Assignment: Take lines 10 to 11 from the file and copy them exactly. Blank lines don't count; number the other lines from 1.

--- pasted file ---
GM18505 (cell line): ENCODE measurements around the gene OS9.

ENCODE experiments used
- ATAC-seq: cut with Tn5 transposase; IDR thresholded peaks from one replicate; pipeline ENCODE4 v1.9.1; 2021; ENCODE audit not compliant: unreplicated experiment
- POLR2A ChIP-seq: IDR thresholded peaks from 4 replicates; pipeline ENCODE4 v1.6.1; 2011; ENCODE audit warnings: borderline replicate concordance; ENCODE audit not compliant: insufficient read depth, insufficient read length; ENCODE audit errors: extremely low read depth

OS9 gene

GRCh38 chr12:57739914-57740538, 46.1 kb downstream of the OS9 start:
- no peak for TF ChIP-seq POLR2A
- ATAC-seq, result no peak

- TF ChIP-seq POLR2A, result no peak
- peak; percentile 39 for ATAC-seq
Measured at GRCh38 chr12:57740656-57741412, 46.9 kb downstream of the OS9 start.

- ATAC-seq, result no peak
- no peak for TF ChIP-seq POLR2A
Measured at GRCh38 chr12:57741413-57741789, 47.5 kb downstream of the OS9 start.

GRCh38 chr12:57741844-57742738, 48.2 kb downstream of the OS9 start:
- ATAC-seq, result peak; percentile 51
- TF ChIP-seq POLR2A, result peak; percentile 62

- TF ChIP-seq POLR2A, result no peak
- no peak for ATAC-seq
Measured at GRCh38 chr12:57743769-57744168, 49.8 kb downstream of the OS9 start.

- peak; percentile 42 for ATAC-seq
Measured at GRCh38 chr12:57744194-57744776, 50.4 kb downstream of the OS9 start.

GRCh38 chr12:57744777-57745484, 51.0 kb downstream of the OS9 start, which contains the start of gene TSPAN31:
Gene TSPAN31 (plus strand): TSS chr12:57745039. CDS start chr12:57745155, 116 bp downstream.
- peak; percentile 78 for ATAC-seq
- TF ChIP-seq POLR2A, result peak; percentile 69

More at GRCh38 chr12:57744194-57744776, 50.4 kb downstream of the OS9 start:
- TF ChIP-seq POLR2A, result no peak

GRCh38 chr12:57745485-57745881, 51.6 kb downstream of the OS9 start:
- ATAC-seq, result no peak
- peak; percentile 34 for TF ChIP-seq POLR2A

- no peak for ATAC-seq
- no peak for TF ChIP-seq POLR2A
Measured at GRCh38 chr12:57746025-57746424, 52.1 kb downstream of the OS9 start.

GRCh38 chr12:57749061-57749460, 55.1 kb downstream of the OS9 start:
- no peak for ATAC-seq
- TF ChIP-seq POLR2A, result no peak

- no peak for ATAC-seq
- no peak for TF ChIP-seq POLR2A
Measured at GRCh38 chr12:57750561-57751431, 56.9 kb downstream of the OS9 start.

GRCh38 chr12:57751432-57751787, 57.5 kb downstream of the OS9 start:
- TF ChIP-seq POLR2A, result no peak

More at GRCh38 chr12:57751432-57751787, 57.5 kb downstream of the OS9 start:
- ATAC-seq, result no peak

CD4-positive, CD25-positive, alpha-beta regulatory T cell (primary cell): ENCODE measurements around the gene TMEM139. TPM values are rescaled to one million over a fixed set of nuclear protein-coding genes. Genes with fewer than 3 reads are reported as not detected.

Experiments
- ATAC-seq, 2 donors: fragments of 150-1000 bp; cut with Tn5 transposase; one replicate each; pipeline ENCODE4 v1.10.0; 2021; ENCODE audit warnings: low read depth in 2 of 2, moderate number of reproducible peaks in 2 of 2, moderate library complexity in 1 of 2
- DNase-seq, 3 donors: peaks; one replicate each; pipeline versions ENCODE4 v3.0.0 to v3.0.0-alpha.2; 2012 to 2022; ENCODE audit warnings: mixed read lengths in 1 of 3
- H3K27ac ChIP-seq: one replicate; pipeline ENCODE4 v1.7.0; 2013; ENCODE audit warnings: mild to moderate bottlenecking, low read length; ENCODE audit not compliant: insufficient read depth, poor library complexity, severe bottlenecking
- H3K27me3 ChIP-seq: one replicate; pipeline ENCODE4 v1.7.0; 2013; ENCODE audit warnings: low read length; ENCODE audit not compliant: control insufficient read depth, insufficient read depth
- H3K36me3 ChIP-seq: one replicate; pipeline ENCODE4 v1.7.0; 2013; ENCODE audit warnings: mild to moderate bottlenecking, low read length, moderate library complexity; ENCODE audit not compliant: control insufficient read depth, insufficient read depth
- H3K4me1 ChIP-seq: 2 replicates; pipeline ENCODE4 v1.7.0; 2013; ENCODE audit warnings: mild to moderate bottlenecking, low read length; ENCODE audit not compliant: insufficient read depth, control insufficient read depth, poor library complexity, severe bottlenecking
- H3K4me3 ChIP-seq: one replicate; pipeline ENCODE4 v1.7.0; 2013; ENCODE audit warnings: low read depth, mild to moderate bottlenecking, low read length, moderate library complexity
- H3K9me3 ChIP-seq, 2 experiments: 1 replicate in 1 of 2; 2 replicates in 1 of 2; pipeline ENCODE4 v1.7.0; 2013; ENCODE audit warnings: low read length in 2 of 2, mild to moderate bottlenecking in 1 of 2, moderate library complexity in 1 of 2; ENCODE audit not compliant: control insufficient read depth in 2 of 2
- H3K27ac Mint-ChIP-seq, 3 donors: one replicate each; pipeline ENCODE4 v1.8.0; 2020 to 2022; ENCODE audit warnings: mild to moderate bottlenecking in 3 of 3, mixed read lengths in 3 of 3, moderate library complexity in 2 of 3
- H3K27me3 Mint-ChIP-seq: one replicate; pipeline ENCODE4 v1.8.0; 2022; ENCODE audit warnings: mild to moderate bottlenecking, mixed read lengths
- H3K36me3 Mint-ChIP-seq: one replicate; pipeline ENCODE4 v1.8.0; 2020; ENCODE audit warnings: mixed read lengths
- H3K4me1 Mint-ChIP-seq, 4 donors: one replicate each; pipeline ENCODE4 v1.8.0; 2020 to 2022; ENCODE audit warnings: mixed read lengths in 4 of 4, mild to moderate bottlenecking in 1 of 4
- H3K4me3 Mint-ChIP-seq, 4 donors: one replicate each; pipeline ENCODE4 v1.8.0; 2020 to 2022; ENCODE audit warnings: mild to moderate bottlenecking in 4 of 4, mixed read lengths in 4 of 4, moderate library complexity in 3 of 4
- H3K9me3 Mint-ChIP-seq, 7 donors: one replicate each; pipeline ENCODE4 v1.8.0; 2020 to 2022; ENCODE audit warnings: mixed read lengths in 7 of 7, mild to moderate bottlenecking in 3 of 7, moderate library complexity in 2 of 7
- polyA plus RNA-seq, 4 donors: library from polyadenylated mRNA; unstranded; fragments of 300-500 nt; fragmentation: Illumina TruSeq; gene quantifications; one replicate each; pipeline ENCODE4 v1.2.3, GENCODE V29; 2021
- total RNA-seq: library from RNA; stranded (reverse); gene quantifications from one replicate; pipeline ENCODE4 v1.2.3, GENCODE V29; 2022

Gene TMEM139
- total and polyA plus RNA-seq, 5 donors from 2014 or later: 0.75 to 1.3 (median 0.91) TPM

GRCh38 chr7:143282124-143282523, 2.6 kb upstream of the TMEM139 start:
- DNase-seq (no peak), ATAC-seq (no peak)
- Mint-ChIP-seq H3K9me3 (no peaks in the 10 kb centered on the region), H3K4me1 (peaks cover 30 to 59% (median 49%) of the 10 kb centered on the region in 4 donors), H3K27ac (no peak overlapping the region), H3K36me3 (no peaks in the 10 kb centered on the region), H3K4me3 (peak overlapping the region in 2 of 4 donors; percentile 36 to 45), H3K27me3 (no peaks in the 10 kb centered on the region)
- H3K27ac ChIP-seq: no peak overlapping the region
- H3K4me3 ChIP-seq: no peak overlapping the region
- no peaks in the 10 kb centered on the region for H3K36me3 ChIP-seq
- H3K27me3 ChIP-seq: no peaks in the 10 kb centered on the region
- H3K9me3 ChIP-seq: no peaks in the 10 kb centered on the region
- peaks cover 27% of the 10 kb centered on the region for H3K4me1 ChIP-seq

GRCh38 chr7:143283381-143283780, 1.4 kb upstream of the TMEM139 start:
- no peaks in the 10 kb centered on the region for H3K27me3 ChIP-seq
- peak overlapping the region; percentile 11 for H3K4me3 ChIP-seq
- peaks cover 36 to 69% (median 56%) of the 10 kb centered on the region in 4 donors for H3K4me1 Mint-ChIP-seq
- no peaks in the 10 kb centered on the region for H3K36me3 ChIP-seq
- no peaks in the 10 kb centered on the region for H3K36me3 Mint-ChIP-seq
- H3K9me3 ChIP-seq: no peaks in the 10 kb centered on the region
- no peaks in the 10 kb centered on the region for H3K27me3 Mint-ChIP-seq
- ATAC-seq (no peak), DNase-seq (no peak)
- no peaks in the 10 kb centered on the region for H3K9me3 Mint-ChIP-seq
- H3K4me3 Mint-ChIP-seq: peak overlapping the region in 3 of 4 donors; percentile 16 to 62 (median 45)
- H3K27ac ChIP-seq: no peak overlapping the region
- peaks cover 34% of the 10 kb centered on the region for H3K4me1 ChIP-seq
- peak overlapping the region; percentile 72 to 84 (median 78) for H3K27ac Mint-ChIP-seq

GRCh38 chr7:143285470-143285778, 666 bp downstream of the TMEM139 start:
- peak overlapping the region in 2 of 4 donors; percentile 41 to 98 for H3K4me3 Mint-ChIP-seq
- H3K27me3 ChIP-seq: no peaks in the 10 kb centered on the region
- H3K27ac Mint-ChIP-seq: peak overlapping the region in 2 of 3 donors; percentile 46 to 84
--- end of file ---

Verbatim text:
- peak; percentile 39 for ATAC-seq
Measured at GRCh38 chr12:57740656-57741412, 46.9 kb downstream of the OS9 start.